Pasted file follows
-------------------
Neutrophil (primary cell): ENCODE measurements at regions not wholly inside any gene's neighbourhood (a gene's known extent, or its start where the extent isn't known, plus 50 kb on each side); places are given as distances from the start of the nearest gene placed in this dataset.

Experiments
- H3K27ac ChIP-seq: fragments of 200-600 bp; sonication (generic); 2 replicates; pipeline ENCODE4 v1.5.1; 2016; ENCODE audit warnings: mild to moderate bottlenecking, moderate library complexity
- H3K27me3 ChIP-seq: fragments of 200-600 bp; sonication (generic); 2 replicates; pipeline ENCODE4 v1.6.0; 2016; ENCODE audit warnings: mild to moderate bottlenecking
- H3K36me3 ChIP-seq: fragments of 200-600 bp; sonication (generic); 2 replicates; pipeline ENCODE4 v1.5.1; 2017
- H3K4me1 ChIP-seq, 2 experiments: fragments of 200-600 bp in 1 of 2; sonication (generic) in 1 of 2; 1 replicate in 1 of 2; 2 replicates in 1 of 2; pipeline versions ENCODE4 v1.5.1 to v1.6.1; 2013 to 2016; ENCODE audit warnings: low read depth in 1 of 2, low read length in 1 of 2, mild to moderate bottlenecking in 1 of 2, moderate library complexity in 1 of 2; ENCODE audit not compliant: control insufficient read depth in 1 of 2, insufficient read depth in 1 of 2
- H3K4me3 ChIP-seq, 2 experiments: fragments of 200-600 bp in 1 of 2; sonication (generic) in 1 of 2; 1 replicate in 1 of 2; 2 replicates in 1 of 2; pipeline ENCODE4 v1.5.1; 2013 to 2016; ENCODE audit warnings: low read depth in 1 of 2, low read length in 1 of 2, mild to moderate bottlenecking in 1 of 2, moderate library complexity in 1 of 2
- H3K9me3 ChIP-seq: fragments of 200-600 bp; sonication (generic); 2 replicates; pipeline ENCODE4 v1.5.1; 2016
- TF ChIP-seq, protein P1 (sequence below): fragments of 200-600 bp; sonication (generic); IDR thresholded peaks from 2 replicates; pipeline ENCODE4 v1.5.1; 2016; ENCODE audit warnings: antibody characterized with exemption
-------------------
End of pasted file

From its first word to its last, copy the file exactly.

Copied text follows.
Neutrophil (primary cell): ENCODE measurements at regions not wholly inside any gene's neighbourhood (a gene's known extent, or its start where the extent isn't known, plus 50 kb on each side); places are given as distances from the start of the nearest gene placed in this dataset.

Experiments
- H3K27ac ChIP-seq: fragments of 200-600 bp; sonication (generic); 2 replicates; pipeline ENCODE4 v1.5.1; 2016; ENCODE audit warnings: mild to moderate bottlenecking, moderate library complexity
- H3K27me3 ChIP-seq: fragments of 200-600 bp; sonication (generic); 2 replicates; pipeline ENCODE4 v1.6.0; 2016; ENCODE audit warnings: mild to moderate bottlenecking
- H3K36me3 ChIP-seq: fragments of 200-600 bp; sonication (generic); 2 replicates; pipeline ENCODE4 v1.5.1; 2017
- H3K4me1 ChIP-seq, 2 experiments: fragments of 200-600 bp in 1 of 2; sonication (generic) in 1 of 2; 1 replicate in 1 of 2; 2 replicates in 1 of 2; pipeline versions ENCODE4 v1.5.1 to v1.6.1; 2013 to 2016; ENCODE audit warnings: low read depth in 1 of 2, low read length in 1 of 2, mild to moderate bottlenecking in 1 of 2, moderate library complexity in 1 of 2; ENCODE audit not compliant: control insufficient read depth in 1 of 2, insufficient read depth in 1 of 2
- H3K4me3 ChIP-seq, 2 experiments: fragments of 200-600 bp in 1 of 2; sonication (generic) in 1 of 2; 1 replicate in 1 of 2; 2 replicates in 1 of 2; pipeline ENCODE4 v1.5.1; 2013 to 2016; ENCODE audit warnings: low read depth in 1 of 2, low read length in 1 of 2, mild to moderate bottlenecking in 1 of 2, moderate library complexity in 1 of 2
- H3K9me3 ChIP-seq: fragments of 200-600 bp; sonication (generic); 2 replicates; pipeline ENCODE4 v1.5.1; 2016
- TF ChIP-seq, protein P1 (sequence below): fragments of 200-600 bp; sonication (generic); IDR thresholded peaks from 2 replicates; pipeline ENCODE4 v1.5.1; 2016; ENCODE audit warnings: antibody characterized with exemption